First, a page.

Along with our regular daily clean tech news coverage, CleanTechnica also produces in-depth reports on various aspects of clean energy and clean transport. One of the emerging technologies we cover that isn’t directly a clean tech innovation is blockchain, which promises to be a catalyst for innovation in the green economy in the very near future. Blockchain is probably most widely known to the public as “having something to do with cryptocurrency and Bitcoin, right?,” which is partially correct, but the technology itself has a wide range of applications, some of which will be crucial in the fields of distributed renewable energy, grid management and energy storage, and smart contracts, among others.
The full report Blockchain – An Innovation Enabler for Clean Technology, which was published in July, is a deep dive into blockchain and its potential, and we will be posting more excerpts from the report over the coming weeks. (Read the last installment here.)
It’s worth elaborating on the post-Westphalian nature of cryptocurrencies for the purposes of this discussion. The Peace of Westphalia was a series of treaties signed in 1648 which formally ended both the 30 Years War and the 80 Years War, which were both Catholic vs Protestant wars and a war between the Roman Empire and a bunch of mostly Protestant nations.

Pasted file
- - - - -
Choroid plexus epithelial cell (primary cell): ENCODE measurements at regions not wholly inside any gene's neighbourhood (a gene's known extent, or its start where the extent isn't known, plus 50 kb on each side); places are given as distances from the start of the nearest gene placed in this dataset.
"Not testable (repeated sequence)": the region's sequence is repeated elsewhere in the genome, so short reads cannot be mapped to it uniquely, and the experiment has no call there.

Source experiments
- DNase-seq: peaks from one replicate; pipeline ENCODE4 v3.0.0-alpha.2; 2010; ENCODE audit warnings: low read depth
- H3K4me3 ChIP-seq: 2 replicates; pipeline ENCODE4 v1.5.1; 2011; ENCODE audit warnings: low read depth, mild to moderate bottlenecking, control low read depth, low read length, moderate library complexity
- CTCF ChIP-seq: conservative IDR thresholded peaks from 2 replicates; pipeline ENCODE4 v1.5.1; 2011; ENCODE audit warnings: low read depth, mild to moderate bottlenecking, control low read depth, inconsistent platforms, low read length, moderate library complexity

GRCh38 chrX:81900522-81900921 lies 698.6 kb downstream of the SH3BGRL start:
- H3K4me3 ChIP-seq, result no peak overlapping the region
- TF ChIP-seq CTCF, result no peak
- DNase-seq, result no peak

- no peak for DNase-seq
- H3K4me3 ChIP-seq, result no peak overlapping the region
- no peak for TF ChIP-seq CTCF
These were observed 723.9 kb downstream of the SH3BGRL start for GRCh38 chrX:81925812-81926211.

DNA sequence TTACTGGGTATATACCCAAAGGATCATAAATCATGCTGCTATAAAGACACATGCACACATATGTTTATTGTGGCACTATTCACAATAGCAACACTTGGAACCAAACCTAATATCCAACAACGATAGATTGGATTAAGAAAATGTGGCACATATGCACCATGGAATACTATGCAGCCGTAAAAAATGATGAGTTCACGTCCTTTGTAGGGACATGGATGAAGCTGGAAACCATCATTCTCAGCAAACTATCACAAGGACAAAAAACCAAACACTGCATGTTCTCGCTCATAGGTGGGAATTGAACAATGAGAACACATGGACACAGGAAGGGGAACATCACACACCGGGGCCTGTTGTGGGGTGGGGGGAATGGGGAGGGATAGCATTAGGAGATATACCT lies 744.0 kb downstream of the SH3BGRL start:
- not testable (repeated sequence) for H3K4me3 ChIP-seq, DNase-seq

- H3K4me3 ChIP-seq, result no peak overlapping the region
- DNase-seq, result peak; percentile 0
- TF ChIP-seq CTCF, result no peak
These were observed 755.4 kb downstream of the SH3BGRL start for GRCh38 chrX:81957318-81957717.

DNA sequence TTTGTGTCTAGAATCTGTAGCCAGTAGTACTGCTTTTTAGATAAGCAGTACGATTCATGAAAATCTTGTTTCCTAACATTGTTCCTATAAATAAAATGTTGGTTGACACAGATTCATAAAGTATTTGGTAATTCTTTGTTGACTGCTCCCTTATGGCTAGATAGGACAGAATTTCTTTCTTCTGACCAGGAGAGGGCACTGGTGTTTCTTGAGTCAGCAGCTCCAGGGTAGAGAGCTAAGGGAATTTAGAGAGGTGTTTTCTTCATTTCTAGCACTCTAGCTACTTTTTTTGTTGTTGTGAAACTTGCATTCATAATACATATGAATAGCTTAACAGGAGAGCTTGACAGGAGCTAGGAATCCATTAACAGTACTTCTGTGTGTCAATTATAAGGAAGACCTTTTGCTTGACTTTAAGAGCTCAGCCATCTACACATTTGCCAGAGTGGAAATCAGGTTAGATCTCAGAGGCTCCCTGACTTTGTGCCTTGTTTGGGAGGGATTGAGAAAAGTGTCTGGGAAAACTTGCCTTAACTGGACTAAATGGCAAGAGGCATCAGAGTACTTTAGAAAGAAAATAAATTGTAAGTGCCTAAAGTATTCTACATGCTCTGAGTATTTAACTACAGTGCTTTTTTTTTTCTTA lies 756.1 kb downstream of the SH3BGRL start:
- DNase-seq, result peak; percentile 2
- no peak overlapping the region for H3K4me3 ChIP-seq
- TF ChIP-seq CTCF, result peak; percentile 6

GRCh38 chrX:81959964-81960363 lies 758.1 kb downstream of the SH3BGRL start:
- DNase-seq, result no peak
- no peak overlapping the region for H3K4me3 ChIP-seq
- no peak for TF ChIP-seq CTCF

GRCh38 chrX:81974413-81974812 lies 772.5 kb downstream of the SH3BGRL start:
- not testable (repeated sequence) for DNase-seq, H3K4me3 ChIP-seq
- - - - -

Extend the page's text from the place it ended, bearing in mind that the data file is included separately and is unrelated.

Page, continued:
The important point is that the treaties embodied a set of principles about what sovereign nations were, something which has become known as Westphalian Sovereignty. That concept says that nations have complete say within their borders, weren’t supposed to interfere in other nations’ internal affairs, and that all nations are equal, even the smallest. One of the elements of national control which emerged from this was a specific monetary unit developed and managed by the country.
The gold standard was formally established in 1944 with the Bretton Woods Agreement of 1944. That international agreement established the mechanisms for rebalancing fiscal valuation imbalances by shipping gold between nations. That didn’t last long, as the USA’s currency exceeded the amount of gold available within 20 years, and the gold standard was abandoned globally in 1973, with currencies floating on exchange markets. It’s still lamented by many survivalists and Libertarians, which is ironic as they are also two of the three natural markets for cryptocurrencies.
Arguably, bitcoin is the first post-Westphalian currency and is part of the emerging post-Westphalian world, which likely also includes the United Nations and its Responsibility to Protect (R2P) doctrine.
Cryptocurrencies are without borders and not tied to a specific nation. You could also make that argument for the euro, but it’s still tied to a geographically-bound political entity.
Some nations are experimenting with creating their own national cryptocurrency, but it’s unclear what advantage this would give them in a world where the most advanced nations in the world still see a healthy plurality of money exchanged as physical cash. More likely, in my opinion, major long-lasting multinational organizations such as the Catholic Church or zaibatsus will be the first to create internal currencies and possibly shift to paying their staff and vendors in it.
Stay tuned for more excerpts from Blockchain – An Innovation Enabler for Clean Technology, or view the summary and request the full report at https://products.cleantechnica.com/reports/
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